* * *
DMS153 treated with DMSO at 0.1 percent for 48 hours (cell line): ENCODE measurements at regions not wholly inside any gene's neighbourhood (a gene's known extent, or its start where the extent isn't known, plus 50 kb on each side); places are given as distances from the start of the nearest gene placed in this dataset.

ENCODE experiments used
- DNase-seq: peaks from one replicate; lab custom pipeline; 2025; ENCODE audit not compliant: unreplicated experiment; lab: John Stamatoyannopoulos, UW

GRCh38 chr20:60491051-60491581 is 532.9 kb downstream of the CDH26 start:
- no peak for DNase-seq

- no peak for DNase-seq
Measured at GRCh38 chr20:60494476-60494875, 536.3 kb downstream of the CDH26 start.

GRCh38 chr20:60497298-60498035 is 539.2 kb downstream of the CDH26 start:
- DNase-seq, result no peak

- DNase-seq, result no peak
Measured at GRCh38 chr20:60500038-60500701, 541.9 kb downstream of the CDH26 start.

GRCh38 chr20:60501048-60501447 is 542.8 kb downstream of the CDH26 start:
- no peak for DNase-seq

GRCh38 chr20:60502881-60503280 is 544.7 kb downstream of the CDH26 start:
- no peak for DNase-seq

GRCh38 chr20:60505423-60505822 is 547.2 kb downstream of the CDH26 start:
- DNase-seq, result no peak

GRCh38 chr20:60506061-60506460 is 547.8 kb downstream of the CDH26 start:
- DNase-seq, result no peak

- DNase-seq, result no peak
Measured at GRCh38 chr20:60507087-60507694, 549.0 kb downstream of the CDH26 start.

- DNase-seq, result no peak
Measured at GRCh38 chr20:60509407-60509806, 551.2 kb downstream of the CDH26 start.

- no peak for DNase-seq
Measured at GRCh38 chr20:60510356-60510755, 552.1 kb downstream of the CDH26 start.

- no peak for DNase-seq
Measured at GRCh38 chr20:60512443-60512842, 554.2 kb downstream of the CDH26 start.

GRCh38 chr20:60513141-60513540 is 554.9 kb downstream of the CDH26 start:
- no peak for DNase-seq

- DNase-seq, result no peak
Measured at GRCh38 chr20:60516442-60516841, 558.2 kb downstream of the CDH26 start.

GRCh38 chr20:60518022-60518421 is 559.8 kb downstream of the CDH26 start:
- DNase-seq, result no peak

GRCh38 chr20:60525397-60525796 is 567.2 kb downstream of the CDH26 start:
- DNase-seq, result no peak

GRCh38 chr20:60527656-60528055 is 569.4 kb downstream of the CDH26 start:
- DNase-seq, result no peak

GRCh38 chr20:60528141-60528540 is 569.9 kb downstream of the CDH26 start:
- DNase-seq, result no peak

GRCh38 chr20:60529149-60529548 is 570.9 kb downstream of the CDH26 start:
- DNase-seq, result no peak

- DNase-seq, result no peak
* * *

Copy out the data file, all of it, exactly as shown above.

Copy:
DMS153 treated with DMSO at 0.1 percent for 48 hours (cell line): ENCODE measurements at regions not wholly inside any gene's neighbourhood (a gene's known extent, or its start where the extent isn't known, plus 50 kb on each side); places are given as distances from the start of the nearest gene placed in this dataset.

ENCODE experiments used
- DNase-seq: peaks from one replicate; lab custom pipeline; 2025; ENCODE audit not compliant: unreplicated experiment; lab: John Stamatoyannopoulos, UW

GRCh38 chr20:60491051-60491581 is 532.9 kb downstream of the CDH26 start:
- no peak for DNase-seq

- no peak for DNase-seq
Measured at GRCh38 chr20:60494476-60494875, 536.3 kb downstream of the CDH26 start.

GRCh38 chr20:60497298-60498035 is 539.2 kb downstream of the CDH26 start:
- DNase-seq, result no peak

- DNase-seq, result no peak
Measured at GRCh38 chr20:60500038-60500701, 541.9 kb downstream of the CDH26 start.

GRCh38 chr20:60501048-60501447 is 542.8 kb downstream of the CDH26 start:
- no peak for DNase-seq

GRCh38 chr20:60502881-60503280 is 544.7 kb downstream of the CDH26 start:
- no peak for DNase-seq

GRCh38 chr20:60505423-60505822 is 547.2 kb downstream of the CDH26 start:
- DNase-seq, result no peak

GRCh38 chr20:60506061-60506460 is 547.8 kb downstream of the CDH26 start:
- DNase-seq, result no peak

- DNase-seq, result no peak
Measured at GRCh38 chr20:60507087-60507694, 549.0 kb downstream of the CDH26 start.

- DNase-seq, result no peak
Measured at GRCh38 chr20:60509407-60509806, 551.2 kb downstream of the CDH26 start.

- no peak for DNase-seq
Measured at GRCh38 chr20:60510356-60510755, 552.1 kb downstream of the CDH26 start.

- no peak for DNase-seq
Measured at GRCh38 chr20:60512443-60512842, 554.2 kb downstream of the CDH26 start.

GRCh38 chr20:60513141-60513540 is 554.9 kb downstream of the CDH26 start:
- no peak for DNase-seq

- DNase-seq, result no peak
Measured at GRCh38 chr20:60516442-60516841, 558.2 kb downstream of the CDH26 start.

GRCh38 chr20:60518022-60518421 is 559.8 kb downstream of the CDH26 start:
- DNase-seq, result no peak

GRCh38 chr20:60525397-60525796 is 567.2 kb downstream of the CDH26 start:
- DNase-seq, result no peak

GRCh38 chr20:60527656-60528055 is 569.4 kb downstream of the CDH26 start:
- DNase-seq, result no peak

GRCh38 chr20:60528141-60528540 is 569.9 kb downstream of the CDH26 start:
- DNase-seq, result no peak

GRCh38 chr20:60529149-60529548 is 570.9 kb downstream of the CDH26 start:
- DNase-seq, result no peak

- DNase-seq, result no peak